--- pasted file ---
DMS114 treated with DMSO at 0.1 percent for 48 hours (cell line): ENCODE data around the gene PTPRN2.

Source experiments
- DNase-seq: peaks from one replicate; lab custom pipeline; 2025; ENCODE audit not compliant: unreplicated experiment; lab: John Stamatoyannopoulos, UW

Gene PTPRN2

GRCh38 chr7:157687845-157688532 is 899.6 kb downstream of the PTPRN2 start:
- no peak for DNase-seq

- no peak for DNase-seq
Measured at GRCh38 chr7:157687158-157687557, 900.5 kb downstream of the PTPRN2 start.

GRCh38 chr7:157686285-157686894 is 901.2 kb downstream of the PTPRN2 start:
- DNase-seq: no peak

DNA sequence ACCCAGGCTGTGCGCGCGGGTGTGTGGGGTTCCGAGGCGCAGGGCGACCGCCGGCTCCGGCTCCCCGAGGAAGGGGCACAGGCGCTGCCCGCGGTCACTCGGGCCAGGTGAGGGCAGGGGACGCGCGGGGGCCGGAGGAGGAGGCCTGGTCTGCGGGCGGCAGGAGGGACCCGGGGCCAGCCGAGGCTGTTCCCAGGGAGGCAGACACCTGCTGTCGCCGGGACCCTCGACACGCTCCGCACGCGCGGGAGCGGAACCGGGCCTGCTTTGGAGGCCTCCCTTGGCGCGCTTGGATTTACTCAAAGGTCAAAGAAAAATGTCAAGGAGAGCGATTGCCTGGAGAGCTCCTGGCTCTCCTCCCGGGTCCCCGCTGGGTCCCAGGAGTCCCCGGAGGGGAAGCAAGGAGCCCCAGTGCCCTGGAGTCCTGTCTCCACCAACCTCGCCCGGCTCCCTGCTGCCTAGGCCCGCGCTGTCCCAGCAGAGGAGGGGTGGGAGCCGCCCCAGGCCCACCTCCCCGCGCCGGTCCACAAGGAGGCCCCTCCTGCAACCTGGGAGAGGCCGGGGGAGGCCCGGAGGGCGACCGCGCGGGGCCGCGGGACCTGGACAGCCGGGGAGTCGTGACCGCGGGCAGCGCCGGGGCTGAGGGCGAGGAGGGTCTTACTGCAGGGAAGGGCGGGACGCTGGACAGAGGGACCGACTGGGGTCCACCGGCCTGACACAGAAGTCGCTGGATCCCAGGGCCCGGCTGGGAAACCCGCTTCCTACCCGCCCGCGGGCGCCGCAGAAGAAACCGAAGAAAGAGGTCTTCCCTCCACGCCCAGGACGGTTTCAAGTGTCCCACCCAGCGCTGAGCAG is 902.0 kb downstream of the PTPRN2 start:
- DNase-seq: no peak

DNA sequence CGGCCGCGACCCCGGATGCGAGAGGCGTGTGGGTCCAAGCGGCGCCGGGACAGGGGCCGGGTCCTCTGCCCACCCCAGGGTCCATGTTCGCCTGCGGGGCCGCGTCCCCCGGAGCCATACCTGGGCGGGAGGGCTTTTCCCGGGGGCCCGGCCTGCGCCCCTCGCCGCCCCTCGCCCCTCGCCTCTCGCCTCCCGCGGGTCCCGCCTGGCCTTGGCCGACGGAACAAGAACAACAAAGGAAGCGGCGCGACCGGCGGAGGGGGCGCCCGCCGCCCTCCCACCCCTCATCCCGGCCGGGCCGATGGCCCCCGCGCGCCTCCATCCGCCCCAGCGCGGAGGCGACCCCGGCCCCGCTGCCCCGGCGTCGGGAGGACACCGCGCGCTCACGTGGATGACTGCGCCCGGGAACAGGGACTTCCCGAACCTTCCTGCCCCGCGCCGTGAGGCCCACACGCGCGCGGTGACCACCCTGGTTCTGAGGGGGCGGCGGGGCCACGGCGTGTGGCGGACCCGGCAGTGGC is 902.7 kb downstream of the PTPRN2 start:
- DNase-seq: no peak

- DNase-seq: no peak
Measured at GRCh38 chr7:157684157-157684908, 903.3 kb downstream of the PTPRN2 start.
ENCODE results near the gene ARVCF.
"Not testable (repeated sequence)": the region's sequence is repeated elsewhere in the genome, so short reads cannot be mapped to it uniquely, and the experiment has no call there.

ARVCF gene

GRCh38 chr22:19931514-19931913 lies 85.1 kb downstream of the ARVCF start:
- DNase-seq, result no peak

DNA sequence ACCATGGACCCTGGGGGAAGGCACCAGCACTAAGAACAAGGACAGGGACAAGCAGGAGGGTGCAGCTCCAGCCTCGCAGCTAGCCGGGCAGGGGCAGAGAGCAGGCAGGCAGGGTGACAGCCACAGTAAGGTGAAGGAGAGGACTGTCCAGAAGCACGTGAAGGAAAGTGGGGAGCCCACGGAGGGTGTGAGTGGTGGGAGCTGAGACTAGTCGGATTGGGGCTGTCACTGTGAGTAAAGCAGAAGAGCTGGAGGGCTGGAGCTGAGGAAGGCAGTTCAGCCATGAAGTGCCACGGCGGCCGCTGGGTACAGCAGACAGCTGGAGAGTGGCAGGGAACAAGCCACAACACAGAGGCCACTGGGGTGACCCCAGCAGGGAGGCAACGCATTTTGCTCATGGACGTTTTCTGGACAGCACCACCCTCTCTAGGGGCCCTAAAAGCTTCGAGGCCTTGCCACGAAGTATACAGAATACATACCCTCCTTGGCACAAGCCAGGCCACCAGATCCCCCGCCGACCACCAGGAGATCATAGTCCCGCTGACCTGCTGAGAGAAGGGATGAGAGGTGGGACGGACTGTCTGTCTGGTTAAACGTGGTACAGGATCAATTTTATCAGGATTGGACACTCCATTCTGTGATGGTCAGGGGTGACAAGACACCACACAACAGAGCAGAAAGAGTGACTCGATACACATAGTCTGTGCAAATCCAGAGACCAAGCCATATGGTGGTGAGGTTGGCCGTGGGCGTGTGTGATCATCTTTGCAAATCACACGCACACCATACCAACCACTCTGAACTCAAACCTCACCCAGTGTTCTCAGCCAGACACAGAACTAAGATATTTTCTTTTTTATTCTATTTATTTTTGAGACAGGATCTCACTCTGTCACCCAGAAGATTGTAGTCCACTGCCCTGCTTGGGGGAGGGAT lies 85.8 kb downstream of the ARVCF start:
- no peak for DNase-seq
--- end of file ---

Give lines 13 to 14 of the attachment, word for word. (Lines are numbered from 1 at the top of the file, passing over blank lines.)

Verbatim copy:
DNA sequence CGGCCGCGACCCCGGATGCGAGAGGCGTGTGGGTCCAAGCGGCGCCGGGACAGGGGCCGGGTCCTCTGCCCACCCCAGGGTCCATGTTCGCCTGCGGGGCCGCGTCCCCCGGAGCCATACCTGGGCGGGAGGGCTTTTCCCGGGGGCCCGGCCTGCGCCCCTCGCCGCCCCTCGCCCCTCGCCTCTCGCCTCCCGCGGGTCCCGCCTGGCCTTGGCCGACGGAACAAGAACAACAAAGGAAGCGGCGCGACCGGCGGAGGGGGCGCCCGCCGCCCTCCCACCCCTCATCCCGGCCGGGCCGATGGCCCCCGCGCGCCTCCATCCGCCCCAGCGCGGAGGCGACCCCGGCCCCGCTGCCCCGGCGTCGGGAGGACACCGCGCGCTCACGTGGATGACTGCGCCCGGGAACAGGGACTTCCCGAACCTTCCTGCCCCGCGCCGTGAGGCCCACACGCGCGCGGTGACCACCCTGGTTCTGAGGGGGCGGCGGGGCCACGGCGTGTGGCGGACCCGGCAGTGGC is 902.7 kb downstream of the PTPRN2 start:
- DNase-seq: no peak